Animals incorporated

Natalie Porter

15 Sep 2015

I used to be very restrictive about how I incorporated animal products into my body and lifestyle. As a teenager I adopted a strictly vegetarian diet, eschewed leather, and refused products tested on animals. I continued these habits for over a decade, picking up health and environmental arguments to support my cause along the way.

But these habits changed when I began engaging in ethnographic research on bird flu in Vietnam. Anxious to partake in the everyday activities of Vietnamese poultry farmers I embraced a credo to just try everything, and today, six years later, there are only one or two animal products that I resolutely avoid. Fieldwork has changed more than my consumption habits. I have recently begun conducting multispecies research at US microbiology labs, where I participate in the manipulation and ‘sacrifice’ of experimental animals.

I do sit uncomfortably with these fleshy interactions, and I often wonder about the hierarchies of life that legitimate them. What can practices of animal incorporation tell us about how we render bodies and value lives?

In The Transplant Imaginary: Mechanical Hearts, Animal Parts, and Moral Thinking in Experimental Science, Leslie Sharp (2014) explores xenotransplantation – efforts to harvest organs from animals for use in humans. She is interested in exploring the moral thinking of the scientists involved in such practices: How do they imagine and reconfigure human bodies in relation to animal ‘donors’? How do they articulate the promises, challenges, and dangers of interspecies organ transfer?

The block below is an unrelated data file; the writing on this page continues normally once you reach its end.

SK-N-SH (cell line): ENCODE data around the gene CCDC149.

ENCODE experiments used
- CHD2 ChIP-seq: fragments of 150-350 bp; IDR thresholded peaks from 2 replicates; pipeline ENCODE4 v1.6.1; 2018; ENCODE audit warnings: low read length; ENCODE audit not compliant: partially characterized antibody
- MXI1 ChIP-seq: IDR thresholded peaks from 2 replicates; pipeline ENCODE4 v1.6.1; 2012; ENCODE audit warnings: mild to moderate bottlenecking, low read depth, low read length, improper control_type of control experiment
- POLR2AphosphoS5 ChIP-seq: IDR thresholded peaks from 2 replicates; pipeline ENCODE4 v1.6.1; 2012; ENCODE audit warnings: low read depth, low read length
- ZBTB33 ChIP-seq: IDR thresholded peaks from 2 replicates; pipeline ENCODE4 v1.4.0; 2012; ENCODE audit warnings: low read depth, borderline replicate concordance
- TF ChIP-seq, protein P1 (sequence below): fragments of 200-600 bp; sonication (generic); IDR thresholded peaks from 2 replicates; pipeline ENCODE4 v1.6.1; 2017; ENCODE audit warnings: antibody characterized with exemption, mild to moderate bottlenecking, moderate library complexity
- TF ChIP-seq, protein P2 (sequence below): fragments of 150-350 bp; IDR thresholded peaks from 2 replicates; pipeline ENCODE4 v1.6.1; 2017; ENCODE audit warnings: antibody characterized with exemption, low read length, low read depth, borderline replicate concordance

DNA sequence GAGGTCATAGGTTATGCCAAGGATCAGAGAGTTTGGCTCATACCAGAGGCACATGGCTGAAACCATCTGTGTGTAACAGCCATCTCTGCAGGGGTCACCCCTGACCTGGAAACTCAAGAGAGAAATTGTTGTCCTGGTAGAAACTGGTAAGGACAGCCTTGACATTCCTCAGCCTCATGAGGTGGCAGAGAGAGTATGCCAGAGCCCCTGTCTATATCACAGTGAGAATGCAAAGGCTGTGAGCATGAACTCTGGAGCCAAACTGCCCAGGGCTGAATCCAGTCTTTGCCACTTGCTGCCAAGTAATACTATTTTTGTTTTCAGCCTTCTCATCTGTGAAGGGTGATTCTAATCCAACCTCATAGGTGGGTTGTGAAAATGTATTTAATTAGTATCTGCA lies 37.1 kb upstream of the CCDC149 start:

Sharp suggests that xeno science fosters ambivalence. Scientists express kindredness with animal subjects but also treat them as expendable research objects. This is particularly true in the context of promissory markets. To attract venture capital, scientists struggle to balance the demands of generating and harvesting viable organs with their commitment to upholding the integrity of animal life. Scientists temper the market value of animal parts with a moral framing that evaluates scientific rigor alongside animal welfare.

The ambivalence surrounding experimental animals goes beyond considerations of animal welfare, however, to encompass questions about what it means to actually ‘embody interspeciality’. To what extent does animal incorporation upset the integrity of human bodies? Sharp shows that while xeno scientists may view boundary crossing as ingenious in experimental contexts, they are nevertheless troubled by the prospect of sustaining such crossings within a human body. Delineating which humans are suitable for xenotransplantation involves uncomfortable evaluations of life both within and across species.

Discomfort also surfaces in Gewertz and Errington’s (2010) account of the controversial trade in, and consumption of, inexpensive, fatty cuts of lamb. In Cheap Meat: Flap Food Nations in the Pacific Islands, the authors follow flap commodities – tough, gristly cuts of lamb that contain thick bands of fat deemed inedible by ‘First World’ consumers – as they move from farms in Australia and New Zealand to markets across the Pacific Islands. This is a story about hierarchies of animal flesh and the bodies that consume it.